I’ve done a number of posts analyzing the natural gas market and looking at where all this production could possibly go. To that end I’ve been using the production numbers to show how it’s driving a push to get gas to new markets, such as through LNG exports.
Eric from Cranford, NJ is looking at it from the other end. He’s analyzed the market around Shale gas production and has shown that the rigs are way over-producing and that the market is in a free fall. Debt in in the industry is rampant and drillers will be drilling at a loss for now and into the foreseeable future. He reckons the shale drillers have made themselves a bubble that’s now on the verge of total collapse.
EIS Scoping Comment 20150227-5507 submitted on February 27, 2015 by Eric Weisgerber called for an examination of the general investment and financial environment for shale gas fracking companies to judge their long-term viability, a determination of the likelihood of the current environment being a “bubble” and thus full of malinvestment, and an examination of the necessity of the shale gas industry to never stop drilling in order to keep up production even in a money-losing environment. Mr. Weisgerber also called for a vigorous and skeptical examination of the financial justifications for the pipeline as stated by PennEast.
As followup to the above scoping comment I am submitting the article “Natural Gas Prices To Crash Unless Rig Count Falls Fast” published on March 22, 2015 on oilprice.com:
He includes some quotes from the article in his submission (note: these bullets are out of quotes just for formatting purposes – all of these bullets are Eric’s):
- rig counts for shale gas drilling are too high
- an orgy of over-production is taking place in the Marcellus Shale
- shale gas plays are not commercial at less than about $6/mmBtu except in small parts of the Marcellus core areas where $4 prices break even. Natural gas prices have averaged less than $3/mmBtu for the first quarter of 2015 and are currently at their lowest levels in more than 2 years.
- Bank of America fears sub-$2 gas prices now that winter heating worries are over. http://www.bloomberg.com/news/articles/2015-03-18/surprising-natural-gas-output-has-bofabracing-for-sub-2-prices
- The only criterion that seems to matter to investors these days is production guidance. If production drops, stock value will fall even farther than it has already. This will trigger loan covenants if asset values fall below thresholds set out in the loan agreements. When that happens, the loans will be called unless the companies can come up with more cash. This might result in bankruptcy. So, the drilling must continue as long as there is capital.
- The table shows financial data through year-end 2014. What it reveals is not pretty. 2014 negative cash flow reached $15.5 billion, an increase of $7.2 billion over 2013. [Table of 22 top operators in the shale gas plays, see below]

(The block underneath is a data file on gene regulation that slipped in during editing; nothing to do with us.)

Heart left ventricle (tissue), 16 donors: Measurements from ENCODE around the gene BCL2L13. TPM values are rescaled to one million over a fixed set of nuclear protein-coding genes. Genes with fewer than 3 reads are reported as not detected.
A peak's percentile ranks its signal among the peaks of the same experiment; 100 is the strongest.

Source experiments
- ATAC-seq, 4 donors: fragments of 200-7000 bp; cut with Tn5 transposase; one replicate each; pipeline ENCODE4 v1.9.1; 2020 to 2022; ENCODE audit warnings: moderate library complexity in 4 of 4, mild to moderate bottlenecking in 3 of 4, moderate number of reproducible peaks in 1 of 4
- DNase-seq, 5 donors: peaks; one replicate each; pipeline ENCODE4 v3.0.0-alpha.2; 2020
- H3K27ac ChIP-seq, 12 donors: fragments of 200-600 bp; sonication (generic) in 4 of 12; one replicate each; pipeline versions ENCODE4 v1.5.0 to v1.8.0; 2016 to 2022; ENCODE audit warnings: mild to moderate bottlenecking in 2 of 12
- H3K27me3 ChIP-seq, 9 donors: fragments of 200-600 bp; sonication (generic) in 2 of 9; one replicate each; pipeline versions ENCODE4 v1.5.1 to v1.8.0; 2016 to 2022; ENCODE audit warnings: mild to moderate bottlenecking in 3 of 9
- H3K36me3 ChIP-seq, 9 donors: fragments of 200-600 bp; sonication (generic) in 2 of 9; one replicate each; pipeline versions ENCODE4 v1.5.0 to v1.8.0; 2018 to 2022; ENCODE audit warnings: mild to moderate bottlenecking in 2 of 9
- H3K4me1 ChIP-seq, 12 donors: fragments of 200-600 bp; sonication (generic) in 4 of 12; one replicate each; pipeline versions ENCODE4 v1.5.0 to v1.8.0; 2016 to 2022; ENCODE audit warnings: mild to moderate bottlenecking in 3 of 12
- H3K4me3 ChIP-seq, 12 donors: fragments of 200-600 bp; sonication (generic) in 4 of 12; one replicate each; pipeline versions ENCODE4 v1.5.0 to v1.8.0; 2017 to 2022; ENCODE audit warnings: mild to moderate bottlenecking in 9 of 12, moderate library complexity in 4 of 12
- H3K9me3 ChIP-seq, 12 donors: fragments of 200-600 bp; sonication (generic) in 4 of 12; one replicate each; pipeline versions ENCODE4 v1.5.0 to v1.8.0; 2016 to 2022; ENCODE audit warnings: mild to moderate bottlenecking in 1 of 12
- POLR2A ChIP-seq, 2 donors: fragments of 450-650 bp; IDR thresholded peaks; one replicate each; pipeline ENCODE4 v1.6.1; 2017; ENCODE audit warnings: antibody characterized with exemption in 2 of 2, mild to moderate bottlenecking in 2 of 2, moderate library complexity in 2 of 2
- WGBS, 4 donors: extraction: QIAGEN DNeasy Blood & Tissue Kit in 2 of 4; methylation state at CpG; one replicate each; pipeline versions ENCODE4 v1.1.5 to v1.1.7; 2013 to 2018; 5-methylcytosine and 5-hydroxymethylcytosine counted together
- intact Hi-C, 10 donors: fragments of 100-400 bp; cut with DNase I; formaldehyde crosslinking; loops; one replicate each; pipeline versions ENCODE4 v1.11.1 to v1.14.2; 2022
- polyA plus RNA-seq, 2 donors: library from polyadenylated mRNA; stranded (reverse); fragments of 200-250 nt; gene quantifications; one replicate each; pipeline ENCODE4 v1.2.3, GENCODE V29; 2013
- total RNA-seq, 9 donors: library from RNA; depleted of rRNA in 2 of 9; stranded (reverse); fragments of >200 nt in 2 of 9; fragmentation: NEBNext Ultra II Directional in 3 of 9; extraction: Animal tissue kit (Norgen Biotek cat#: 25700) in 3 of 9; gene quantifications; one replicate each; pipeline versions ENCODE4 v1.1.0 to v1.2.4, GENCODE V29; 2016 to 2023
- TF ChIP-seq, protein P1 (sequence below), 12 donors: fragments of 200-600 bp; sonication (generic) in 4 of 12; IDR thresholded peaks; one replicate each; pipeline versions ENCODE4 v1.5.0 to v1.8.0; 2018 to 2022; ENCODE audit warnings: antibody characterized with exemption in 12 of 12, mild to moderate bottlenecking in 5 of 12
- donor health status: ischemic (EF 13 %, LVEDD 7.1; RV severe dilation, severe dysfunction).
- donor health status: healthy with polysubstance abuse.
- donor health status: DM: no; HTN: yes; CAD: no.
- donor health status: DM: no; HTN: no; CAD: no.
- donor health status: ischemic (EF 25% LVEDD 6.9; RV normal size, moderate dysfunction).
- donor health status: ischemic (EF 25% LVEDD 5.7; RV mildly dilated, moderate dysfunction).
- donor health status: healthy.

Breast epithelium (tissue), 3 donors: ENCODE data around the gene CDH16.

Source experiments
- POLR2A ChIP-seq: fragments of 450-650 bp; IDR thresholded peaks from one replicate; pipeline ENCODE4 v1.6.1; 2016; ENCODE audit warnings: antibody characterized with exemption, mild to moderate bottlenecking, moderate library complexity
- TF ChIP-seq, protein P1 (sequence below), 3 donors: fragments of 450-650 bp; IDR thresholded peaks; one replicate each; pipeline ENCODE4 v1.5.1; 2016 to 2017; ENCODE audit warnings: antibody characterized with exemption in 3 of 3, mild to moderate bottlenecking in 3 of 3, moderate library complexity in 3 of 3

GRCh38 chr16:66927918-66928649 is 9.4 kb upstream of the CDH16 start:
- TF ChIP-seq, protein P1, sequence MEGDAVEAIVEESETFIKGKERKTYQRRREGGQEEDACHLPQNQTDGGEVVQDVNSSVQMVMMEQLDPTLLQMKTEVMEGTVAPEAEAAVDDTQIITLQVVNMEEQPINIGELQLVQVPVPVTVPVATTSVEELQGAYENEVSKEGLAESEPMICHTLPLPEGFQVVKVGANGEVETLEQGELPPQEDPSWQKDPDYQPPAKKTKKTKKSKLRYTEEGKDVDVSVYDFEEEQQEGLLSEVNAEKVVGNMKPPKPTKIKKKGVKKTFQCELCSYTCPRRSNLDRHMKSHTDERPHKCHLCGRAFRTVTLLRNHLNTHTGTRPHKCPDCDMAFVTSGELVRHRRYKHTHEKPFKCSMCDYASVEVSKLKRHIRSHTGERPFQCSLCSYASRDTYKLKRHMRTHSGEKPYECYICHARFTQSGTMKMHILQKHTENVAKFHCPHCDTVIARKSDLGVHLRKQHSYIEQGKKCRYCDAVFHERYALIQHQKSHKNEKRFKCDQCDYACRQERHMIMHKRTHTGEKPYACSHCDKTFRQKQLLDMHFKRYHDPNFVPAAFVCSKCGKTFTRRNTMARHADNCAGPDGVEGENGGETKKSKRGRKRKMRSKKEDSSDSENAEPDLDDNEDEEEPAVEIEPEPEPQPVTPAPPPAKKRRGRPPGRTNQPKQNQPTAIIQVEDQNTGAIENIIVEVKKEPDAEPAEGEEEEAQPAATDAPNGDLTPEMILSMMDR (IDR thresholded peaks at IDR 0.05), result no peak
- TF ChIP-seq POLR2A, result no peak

- On average, shale-gas companies earned only 68 cents for every dollar that they spent in 2014. Total debt increased almost $10 billion to $93.5 billion and average debt exceeded stated equity by 18% excluding companies with negative equity including the now-bankrupt Quicksilver Resources.
- Shale gas plays are commercial failures. The misuse of capital to continue to increase production while destroying price and shareholder equity has gone on for too long. Investors should demand that shale gas companies cut rig counts at least as much as tight oil companies have.
The article quoted above provides evidence in support of the importance and necessity for an investigation into the true need for the PennEast pipeline. It shows that the current environment for shale gas plays is highly negative and that the future viability of those plays is gravely in doubt. It makes no obvious sense to build the PennEast pipeline, therefore the reasons for building it must be non obvious, unstated, and quite possibly highly speculative at the best, and fraudulent at the worst.
Eric’s analysis dovetails nicely with my own. Both sides show that there’s a glut of natural gas in the market place, and that producers are desperate to get the gas somewhere to prop up their drilling operations. They are in even more dire straights then you could imagine because they have covenants in their drilling agreements with the land owners that they must continually produce from the land. If they stop they lose their rights to drill. So they’re caught between losing a big percentage of their investment – or losing the entire damn thing.
This is where the LNG exports come in. They’re the hail mary pass the industry is making to save all that shale investment. If they can open up new markets their investments will be saved, and as a bonus gas prices will begin to rise again.
It’s been said here and elsewhere countless times, but bears repeating: This gas is not for NJ and PA. PennEast is lying to you and the government in their FERC application.
Eric’s full submission is available below:
Eric’s submission – FERC Generated PDF
One thought on “Analyzing the shale production market”
This is the comment I submitted during the scoping period, which makes a few more good points (IMO). http://elibrary.ferc.gov/idmws/file_list.asp?document_id=14307296
I also submitted a scoping comment mostly about preserved farmland. http://elibrary.ferc.gov/idmws/file_list.asp?document_id=14306591
I’m glad you valued my submission.